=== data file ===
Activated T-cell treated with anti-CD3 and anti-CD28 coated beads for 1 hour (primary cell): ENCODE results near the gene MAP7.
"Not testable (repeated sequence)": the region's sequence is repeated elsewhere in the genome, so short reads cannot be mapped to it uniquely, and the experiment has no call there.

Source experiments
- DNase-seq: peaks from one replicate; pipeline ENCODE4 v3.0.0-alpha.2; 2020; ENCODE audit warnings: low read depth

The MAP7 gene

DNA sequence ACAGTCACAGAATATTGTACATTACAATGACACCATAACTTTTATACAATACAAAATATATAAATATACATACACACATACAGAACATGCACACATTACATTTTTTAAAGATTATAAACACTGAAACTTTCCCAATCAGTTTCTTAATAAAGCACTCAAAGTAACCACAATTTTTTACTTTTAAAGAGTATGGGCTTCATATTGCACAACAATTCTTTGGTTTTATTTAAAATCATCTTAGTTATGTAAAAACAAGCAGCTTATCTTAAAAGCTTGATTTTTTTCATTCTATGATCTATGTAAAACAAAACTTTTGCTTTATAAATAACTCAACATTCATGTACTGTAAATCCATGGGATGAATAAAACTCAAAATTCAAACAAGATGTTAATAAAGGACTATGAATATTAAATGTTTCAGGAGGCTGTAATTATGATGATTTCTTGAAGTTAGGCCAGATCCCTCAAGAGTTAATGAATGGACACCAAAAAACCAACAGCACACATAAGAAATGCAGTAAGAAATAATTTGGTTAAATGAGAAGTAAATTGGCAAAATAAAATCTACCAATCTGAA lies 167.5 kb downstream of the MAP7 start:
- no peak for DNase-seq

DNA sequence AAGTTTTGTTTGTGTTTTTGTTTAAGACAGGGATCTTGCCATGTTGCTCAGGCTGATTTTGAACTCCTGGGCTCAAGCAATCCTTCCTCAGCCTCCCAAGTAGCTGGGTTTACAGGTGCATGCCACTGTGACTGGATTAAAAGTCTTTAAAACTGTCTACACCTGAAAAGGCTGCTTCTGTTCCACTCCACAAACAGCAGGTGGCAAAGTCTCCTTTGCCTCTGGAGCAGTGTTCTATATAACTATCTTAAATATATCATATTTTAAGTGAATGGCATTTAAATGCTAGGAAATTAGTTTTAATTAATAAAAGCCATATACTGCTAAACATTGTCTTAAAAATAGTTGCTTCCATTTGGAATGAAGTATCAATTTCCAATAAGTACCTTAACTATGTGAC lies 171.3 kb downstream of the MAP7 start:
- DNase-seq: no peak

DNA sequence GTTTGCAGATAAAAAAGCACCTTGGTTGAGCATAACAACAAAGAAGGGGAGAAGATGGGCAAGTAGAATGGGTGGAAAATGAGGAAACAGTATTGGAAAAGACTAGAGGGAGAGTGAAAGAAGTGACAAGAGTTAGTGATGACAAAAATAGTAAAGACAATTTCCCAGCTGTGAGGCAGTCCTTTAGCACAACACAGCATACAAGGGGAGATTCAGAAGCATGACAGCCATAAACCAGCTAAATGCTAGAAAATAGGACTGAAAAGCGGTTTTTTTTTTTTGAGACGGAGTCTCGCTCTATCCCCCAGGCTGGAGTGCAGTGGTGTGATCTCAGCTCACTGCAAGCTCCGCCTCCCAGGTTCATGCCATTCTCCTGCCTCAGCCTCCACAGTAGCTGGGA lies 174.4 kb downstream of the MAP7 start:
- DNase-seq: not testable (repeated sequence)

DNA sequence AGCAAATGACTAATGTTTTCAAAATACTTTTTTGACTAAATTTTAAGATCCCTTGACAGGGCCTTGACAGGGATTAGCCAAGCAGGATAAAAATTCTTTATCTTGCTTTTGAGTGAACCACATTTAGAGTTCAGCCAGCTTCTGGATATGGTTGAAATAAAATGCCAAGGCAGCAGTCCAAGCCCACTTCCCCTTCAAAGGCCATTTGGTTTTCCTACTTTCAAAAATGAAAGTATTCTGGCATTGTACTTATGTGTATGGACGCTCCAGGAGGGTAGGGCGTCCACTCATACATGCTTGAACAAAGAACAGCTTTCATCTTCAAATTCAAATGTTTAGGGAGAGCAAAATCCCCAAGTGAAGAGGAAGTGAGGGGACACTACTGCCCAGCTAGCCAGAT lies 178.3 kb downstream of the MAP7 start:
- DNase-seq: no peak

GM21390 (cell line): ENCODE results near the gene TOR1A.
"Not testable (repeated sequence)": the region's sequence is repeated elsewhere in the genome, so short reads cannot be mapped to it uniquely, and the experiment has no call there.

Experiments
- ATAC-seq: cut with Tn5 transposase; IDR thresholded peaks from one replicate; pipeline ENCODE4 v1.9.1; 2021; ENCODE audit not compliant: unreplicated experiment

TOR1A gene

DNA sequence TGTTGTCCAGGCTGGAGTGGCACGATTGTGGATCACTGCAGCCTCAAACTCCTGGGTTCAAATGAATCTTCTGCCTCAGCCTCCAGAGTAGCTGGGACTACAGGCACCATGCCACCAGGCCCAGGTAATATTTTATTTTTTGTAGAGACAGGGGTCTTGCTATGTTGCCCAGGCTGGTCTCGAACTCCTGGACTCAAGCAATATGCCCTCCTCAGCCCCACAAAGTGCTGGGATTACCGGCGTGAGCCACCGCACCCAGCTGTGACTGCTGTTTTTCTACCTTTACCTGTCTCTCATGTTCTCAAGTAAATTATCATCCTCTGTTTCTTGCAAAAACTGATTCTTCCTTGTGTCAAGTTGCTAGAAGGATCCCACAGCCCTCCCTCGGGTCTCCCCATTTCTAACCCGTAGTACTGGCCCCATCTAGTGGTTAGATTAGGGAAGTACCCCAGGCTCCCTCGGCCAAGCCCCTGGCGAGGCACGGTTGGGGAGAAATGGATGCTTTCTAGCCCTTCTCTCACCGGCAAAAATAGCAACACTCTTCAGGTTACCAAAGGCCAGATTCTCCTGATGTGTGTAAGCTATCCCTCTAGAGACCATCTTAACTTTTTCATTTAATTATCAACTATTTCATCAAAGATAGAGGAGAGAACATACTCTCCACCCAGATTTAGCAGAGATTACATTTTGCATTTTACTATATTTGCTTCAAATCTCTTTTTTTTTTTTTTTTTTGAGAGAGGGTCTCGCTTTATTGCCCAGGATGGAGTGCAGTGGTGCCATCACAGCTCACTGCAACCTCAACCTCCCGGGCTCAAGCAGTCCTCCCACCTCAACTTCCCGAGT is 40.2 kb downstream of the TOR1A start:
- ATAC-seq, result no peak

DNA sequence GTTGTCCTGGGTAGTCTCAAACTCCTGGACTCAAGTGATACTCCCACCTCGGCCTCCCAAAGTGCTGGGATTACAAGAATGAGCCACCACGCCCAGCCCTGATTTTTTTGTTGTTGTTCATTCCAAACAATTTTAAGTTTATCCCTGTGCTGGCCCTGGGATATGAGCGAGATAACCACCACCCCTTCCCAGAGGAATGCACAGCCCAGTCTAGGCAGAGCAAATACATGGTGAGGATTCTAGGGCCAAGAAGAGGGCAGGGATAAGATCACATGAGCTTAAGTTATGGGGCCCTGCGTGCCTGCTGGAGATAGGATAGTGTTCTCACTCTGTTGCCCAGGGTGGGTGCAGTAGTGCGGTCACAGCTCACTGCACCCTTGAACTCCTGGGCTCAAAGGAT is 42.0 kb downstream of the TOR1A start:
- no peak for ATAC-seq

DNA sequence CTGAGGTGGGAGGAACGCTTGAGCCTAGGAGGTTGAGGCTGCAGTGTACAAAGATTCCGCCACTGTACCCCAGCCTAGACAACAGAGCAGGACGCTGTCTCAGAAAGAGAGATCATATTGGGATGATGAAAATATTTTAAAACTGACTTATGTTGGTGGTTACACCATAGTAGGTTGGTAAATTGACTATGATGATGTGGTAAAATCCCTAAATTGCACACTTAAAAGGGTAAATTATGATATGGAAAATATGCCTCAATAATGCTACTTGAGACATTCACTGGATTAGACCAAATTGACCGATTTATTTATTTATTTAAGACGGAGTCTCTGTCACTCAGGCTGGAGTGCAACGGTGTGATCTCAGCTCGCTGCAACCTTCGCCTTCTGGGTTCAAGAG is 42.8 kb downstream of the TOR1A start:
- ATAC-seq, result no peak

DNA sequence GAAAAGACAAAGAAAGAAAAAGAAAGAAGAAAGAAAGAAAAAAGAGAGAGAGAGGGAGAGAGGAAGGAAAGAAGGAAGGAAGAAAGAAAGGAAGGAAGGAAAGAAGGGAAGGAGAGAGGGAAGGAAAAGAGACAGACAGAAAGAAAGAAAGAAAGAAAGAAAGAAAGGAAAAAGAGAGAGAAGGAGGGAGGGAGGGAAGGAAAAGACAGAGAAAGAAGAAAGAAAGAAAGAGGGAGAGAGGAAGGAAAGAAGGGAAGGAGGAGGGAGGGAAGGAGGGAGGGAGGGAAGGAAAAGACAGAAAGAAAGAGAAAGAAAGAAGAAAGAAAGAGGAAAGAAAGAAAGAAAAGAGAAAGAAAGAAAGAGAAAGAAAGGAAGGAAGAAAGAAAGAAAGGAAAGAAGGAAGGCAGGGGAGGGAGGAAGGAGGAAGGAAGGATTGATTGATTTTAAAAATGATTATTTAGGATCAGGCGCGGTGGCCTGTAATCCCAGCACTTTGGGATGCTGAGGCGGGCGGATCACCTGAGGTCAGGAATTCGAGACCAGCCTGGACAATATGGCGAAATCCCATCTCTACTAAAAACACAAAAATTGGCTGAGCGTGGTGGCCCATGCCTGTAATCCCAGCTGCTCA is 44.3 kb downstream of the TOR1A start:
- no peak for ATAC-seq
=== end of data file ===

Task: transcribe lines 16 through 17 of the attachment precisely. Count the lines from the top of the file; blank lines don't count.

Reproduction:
Experiments
- ATAC-seq: cut with Tn5 transposase; IDR thresholded peaks from one replicate; pipeline ENCODE4 v1.9.1; 2021; ENCODE audit not compliant: unreplicated experiment